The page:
Cybersecurity in 2022: What Will the New Year Bring?


By Tony Zafiropoulos

Cybersecurity is not easy. Software and hardware are developed by humans, and are not perfect. And there are always humans who try to take advantage of the imperfections in order to attack. Thus, one should be aware of cybersecurity situations when building possible risk models for the year. What are you planning for this year? Are you planning for expansion or contraction? Trying to stay the same as before the pandemic started?

In the computer world, there is a unique back and forth happening. The “dance of researchers and criminals” describes the process of looking into vulnerabilities in software and hardware and is occurring at all times.  Each group has plans for the new year.

The criminal is looking to make more money than last year. They have to try to create more mayhem with better malware (malicious software) and ransomware. At the same time, cyber researchers are interested in staying a step ahead of the criminals. Both groups are feverishly looking at programs that everyone uses in order to try to break them. Every so often, someone succeeds, and then the real race begins.

The book I wrote is an attempt to help people who may not believe that this topic is important. It is designed to get you started in risk management for your IT (information technology) assets. Did you know that you are supposed to do risk management for PCI compliance if you accept credit cards in your business?

vulnerability attacktimeline

LoG4J: New Vulnerabilities for the New Year

At the end of 2021 a new Log4J vulnerability was found. Once it was found, a number of pieces of software became vulnerable (even though no attacks were actively happening). Because the attacks were coming– and they did come only a few weeks later.

In the meantime, software companies that were paying attention updated their software and issued patches. Unfortunately, some companies do not pay attention or do not update their software. There is a cost to be paid by whoever has this now-vulnerable software. Criminals can exploit any new vulnerability.

If you are trying to defend your environment, the image above shows all of the tasks that have to happen before one is safe from vulnerable software. The vendor has to agree there is a problem, then develop a fix, implement the fix, and push it out to their customers. It is then your job to install the upgrade. Only after you install the patch successfully will you be safe from the vulnerability.

Will you defend your environment? Are you going to test your environment to see if your software or hardware is running Log4J? Log4J is deceptive in its use, as it is Java-based and runs a log management function. Thus, the software is not visible and is not obvious. Some Apache web servers may have it, for example. Hackers are working on successful exploits right now. If you hear something in the news, it will be too late.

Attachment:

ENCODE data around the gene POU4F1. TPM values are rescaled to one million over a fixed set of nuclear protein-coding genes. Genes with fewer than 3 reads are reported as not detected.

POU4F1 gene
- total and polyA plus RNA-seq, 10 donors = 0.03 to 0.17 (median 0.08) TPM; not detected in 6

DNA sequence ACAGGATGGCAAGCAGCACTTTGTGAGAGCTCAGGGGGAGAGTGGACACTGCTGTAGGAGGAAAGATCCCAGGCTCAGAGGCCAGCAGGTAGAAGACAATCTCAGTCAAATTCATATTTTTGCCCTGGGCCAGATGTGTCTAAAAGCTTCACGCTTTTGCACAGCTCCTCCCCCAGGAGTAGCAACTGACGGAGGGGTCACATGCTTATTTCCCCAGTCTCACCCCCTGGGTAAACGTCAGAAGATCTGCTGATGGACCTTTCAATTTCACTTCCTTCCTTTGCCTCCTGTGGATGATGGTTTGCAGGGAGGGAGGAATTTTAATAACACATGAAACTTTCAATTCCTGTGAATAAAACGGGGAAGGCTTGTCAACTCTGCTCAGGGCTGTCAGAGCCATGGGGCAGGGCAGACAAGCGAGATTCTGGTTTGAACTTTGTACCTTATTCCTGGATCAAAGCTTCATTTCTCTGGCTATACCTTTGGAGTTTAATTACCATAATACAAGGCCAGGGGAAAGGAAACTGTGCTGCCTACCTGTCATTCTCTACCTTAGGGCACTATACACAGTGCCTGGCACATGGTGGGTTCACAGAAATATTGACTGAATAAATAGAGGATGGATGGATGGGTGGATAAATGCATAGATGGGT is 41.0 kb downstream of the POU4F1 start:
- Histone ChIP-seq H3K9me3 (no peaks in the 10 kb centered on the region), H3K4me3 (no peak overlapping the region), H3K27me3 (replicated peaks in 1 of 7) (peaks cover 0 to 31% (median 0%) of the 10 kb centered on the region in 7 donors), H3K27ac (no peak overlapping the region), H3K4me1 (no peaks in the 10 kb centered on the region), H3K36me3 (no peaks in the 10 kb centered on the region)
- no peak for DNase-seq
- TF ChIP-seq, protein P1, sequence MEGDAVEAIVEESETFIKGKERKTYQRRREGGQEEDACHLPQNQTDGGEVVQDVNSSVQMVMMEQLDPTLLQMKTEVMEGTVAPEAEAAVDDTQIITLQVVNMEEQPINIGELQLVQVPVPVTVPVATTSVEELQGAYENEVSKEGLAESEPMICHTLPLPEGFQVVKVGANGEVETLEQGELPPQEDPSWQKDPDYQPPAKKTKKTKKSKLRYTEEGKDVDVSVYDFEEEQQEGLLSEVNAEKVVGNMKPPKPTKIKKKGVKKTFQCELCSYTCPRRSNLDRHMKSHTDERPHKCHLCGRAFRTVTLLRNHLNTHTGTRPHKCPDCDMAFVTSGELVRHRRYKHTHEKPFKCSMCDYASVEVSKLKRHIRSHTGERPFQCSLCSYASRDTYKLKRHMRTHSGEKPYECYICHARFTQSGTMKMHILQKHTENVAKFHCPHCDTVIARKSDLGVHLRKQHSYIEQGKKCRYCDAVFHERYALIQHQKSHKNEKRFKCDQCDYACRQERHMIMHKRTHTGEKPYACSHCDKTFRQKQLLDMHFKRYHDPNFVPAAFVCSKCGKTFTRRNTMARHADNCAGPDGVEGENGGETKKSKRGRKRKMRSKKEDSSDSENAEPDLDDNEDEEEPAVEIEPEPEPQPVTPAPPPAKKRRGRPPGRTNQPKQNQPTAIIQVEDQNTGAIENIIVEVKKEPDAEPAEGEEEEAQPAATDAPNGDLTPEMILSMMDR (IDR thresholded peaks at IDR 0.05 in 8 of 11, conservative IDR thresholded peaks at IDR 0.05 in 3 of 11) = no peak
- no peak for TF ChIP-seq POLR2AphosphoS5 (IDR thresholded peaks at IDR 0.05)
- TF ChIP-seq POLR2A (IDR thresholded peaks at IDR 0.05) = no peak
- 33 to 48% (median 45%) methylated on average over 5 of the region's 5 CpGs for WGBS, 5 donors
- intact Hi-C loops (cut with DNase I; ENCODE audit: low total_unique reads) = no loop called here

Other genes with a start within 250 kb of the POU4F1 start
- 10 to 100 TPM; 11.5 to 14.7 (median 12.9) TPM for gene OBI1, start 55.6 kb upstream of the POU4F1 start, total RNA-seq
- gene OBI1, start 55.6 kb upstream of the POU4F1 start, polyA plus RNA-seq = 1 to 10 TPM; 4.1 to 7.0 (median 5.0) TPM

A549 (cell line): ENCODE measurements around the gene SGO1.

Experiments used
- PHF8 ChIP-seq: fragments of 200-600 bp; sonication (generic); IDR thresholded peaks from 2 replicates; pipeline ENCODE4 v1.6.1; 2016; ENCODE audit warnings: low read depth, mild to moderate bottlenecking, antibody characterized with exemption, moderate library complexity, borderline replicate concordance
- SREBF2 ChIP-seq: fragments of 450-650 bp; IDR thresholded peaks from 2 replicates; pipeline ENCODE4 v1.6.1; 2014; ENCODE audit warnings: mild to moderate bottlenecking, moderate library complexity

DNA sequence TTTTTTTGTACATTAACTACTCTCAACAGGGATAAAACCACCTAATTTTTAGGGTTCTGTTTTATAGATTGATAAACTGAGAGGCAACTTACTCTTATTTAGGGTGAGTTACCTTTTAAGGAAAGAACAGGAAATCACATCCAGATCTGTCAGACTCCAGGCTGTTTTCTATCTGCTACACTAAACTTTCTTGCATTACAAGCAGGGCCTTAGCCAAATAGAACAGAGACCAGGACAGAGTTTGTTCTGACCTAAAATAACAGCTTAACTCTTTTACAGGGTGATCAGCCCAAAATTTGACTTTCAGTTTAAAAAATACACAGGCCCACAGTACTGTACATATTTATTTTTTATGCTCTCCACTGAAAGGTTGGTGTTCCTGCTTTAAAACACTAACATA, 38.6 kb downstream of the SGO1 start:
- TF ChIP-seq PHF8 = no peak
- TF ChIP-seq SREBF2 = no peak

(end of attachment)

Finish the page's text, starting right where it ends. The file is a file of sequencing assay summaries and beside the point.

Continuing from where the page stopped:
The Dance of Researchers and Criminals

This complex environment is why many people just ignore cybersecurity risk management. You may be asking yourself– why does this matter to me?

Unfortunately, if you do not have a consistent policy and a concerted effort to ensure everything is updated, the risk of ransomware attacks increases. What happens when your IT department is on vacation or off for the holidays? Some servers require testing and rebooting to update, which means many hours of work. IT departments get burnt out if labor hours are not built to handle this pressure.

As you may know, risk is constantly increasing. In the meantime, everyone is attuned to ignore bad news. So, what happens? Nothing, yet everything. Nothing seems to be happening, and we think the environment is okay. But really, hackers are in your systems, and no one noticed.

If you are not actively working to clean up all the issues in your cybersecurity environment, hackers will get in eventually. Hackers have lots of money and resources, and are looking for opportunities everywhere. This kind of an adversary requires an environment that is tested consistently.

You may have not noticed, but hackers are getting the upper hand more and more. This is basic attack theory– it is always easier to make more attacks than to create defenses. Your IT department needs help to shore up risk management. And this is exactly where my book will help you.

Staying Prepared

The hacker/defender dance is discussed in more detail in my book. More strategies are revealed to give your IT department the tools they need to defend your environment. The vulnerability attack timeline is reviewed, as it is the crux of cybersecurity.

Hopefully, you will give your IT department resources, so that your IT people do not get burnt out. Remember, patching or upgrading computers systems that need to work 7 days/week, 24 hours/day and 365 days/year is a marathon and requires planning and a consistent system.


Tony Zafiropoulos is a CISA Certified Information Systems Auditor at FixVirus.  To learn more, visit

About the Book

Too Late Youre Hacked 2DToo Late, You’re Hacked! – Defending Your Small Business’ Computers and Networks is written for small businesses with a limited understanding of IT (Information Technology) that encounter cybersecurity challenges. This book introduces critical IT terms and concepts in today’s complex digital age, and it is intended for owners or professionals handling their business’ IT department with narrow expertise.

To order Too Late, You’re Hacked!, click here.


For 20+ years, the MEET family of products have provided regional and national resources that have kept corporate, association, medical, education, independent, and religious meeting and event planners informed about relevant vendors, industry news, tech innovations, and resources that impact and influence how and where they plan their group business.

Latest Industry Insights